Racism, poverty and climate change have ruined their lives. Yet for them, there is no influx of international support, no waving of flags at Eurovision, and no celebrity endorsement for a charity effort.
As Cyclone Mocha crashed ashore in Bangladesh and Myanmar this week, it tore the roofs off homes and laid waste to entire villages. The storm is one of the most powerful to have ever hit the region and created a 3.5-metre tidal surge that now floods the streets in the low-lying regions.
Winds of up to 155 miles per hour have already torn through the small fishing communities on the scattered islands around the coastline. The terrible conditions also threaten to destroy the giant Kutupalong refugee camp in south east Bangladesh that is home to nearly a million Rohingya people.
Rohingya Muslims fled Myanmar in 2017 as the military burnt, tortured and raped their way through the west of the country as part of an ethnic cleansing mission. Civilian prime minister Aung San Suu Kyi supported her troops.
Seeking sanctuary, the Rohingya crossed the border into Bangladesh only to find themselves vilified and imprisoned in camps far from the towns and cities where most people live. Not allowed to work, the refugees survive on the limited charity of the United Nations (UN). And that funding relies on money from states that can withdraw or refuse it at any time.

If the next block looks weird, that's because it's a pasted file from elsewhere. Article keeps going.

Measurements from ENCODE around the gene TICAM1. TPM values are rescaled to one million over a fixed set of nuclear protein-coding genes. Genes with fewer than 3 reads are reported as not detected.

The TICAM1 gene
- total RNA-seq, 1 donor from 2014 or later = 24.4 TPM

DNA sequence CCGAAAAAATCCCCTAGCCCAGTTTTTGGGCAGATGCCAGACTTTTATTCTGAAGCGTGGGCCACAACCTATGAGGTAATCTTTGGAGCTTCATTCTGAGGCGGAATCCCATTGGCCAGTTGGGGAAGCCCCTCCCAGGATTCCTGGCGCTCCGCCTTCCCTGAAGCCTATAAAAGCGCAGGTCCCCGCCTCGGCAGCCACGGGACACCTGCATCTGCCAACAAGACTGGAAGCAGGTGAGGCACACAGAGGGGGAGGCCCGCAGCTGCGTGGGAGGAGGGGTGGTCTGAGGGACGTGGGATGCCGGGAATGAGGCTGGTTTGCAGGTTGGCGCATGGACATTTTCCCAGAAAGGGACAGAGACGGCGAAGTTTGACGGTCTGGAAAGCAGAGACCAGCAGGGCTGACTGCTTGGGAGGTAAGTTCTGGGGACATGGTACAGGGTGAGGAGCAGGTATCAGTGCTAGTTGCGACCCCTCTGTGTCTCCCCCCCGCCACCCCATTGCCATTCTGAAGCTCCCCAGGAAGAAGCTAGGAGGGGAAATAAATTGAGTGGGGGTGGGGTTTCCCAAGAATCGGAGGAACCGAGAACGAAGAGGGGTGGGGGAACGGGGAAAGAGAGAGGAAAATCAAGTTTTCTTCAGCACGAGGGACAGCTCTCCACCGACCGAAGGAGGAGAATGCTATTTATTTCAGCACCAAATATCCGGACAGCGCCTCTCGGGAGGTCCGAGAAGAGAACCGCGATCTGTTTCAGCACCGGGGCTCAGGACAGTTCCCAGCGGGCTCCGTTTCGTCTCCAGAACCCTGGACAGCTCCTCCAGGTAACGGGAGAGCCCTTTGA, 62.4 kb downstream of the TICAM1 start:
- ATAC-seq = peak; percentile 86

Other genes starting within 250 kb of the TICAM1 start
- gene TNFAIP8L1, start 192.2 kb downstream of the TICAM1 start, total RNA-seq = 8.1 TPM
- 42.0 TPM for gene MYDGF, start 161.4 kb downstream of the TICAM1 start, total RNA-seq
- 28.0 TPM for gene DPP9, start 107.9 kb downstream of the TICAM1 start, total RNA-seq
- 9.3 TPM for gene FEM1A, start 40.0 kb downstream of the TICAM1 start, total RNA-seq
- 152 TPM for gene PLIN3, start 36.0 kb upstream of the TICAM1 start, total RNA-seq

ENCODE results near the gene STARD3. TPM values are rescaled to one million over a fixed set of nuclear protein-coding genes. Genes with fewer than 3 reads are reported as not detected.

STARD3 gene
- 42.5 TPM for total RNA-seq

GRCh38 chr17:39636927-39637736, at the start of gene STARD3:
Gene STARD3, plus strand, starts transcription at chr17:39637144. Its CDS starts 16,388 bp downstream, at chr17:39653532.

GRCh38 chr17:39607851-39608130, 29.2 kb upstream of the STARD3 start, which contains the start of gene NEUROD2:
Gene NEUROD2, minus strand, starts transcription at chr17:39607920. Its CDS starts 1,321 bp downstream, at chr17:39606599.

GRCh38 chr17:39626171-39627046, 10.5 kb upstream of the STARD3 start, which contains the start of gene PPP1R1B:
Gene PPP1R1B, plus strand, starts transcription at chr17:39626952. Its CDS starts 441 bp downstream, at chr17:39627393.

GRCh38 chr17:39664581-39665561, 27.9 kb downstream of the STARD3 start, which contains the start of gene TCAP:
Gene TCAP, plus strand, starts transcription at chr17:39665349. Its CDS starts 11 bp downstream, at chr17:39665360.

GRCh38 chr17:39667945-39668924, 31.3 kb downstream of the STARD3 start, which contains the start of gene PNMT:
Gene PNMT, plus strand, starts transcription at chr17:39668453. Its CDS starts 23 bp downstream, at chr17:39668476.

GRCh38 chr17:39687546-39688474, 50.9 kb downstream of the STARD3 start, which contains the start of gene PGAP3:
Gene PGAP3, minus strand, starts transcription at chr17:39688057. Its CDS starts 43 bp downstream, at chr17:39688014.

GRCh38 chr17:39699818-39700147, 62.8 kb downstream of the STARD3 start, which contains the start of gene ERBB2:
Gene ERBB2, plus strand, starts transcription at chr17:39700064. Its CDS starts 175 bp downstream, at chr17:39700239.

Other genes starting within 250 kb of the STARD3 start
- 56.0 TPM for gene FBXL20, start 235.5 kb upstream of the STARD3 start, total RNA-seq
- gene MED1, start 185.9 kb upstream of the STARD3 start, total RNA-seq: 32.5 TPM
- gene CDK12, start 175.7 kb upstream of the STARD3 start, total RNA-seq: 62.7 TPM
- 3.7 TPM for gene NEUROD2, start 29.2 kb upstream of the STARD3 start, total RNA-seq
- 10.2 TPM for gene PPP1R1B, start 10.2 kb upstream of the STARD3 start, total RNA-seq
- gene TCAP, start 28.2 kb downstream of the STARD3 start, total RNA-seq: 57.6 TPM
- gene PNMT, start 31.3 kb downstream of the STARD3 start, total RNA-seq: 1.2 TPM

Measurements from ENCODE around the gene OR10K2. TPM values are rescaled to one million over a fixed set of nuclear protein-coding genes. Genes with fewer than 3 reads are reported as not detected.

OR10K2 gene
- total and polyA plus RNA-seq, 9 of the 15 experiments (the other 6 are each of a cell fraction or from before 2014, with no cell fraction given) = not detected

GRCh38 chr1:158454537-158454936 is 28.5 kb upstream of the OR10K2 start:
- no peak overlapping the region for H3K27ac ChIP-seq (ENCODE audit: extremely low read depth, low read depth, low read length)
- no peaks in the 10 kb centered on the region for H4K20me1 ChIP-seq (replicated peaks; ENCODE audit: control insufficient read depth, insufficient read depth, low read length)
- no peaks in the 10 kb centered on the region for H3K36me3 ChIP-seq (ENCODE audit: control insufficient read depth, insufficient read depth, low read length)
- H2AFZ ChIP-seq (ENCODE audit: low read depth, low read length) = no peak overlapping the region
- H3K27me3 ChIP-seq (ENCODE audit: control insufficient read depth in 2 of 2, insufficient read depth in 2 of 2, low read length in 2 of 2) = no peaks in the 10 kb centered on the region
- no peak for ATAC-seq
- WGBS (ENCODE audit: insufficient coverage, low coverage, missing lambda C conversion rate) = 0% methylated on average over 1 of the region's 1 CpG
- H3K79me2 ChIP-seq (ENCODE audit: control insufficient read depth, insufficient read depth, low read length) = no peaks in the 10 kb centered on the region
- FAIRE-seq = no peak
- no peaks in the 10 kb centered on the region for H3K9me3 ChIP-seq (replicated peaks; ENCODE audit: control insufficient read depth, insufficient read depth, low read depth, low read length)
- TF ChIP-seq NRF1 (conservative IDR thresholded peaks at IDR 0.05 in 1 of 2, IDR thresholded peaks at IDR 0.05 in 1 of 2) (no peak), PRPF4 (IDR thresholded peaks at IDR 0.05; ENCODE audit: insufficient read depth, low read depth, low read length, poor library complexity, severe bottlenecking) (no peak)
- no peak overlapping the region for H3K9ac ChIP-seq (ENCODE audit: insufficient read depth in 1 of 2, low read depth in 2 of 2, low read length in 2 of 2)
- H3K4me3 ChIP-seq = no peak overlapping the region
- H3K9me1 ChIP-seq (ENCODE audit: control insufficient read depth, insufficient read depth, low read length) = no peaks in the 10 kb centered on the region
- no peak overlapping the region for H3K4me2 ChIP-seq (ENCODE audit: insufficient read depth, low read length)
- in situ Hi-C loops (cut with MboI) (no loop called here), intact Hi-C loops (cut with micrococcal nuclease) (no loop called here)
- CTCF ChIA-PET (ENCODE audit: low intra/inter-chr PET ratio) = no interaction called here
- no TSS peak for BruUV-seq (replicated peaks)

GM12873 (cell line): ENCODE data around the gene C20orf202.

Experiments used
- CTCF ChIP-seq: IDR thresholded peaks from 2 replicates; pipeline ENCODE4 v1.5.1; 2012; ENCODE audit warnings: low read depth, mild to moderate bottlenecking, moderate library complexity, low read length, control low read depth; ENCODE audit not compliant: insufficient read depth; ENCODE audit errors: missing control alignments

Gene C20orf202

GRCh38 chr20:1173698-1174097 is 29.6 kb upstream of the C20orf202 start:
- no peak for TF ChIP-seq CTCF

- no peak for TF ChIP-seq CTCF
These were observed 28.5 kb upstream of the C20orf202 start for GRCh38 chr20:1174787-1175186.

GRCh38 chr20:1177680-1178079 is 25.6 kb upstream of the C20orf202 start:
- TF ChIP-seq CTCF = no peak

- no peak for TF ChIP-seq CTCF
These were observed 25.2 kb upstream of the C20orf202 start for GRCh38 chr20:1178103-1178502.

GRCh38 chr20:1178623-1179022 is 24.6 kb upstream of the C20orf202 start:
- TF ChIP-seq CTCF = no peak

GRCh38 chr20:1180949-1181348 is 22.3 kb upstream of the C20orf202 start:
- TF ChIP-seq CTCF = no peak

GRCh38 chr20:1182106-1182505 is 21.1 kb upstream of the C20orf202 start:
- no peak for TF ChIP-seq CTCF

They now live in some of the worst conditions imaginable, yet their lives are set to get even worse. The Bangladeshi government bans them from leaving their camp even in a desperate emergency.
So thousands now pack into storm relief centres hoping to survive the winds and flooding. These buildings, which are ordinarily schools and health centres, are barely more secure than the bamboo and tarpaulin huts they are trying to flee from. And there are nowhere near enough of them to accommodate everyone.
The sky outside rains down sheets of water and flying debris. Without shelter many will surely die but who will do the counting remains an open question.
For the rulers of the West, the climate catastrophe, ethnic cleansing and the tragedy of the Rohingya people generate only the occasional crocodile tear. Only if they occupied a strategic position in the battles between East and West could the Rohingya expect anyone in power to take up their cause.
Next month, the United Nations will cut the food rations for the refugees in the camps by nearly 20 percent. It says it cannot afford to keep up its commitment because governments around the world won’t pay their share.
Already malnutrition and hunger stalk the inhabitants. Some 40 percent of Rohingya children suffer from stunted growth. And some 51 percent of them are anaemic, meaning even common viruses may easily kill them.
The diseases that spread after “natural disasters” such as these will likely raise the death toll far higher.
“The Rohingya are somehow surviving with just our skin and our soul,” said Habib Ullah, a Rohingya teacher and activist in the camp. “I see thousands and thousands of people starving every day. Not only children, but people of all ages are malnourished due to insufficient food.”
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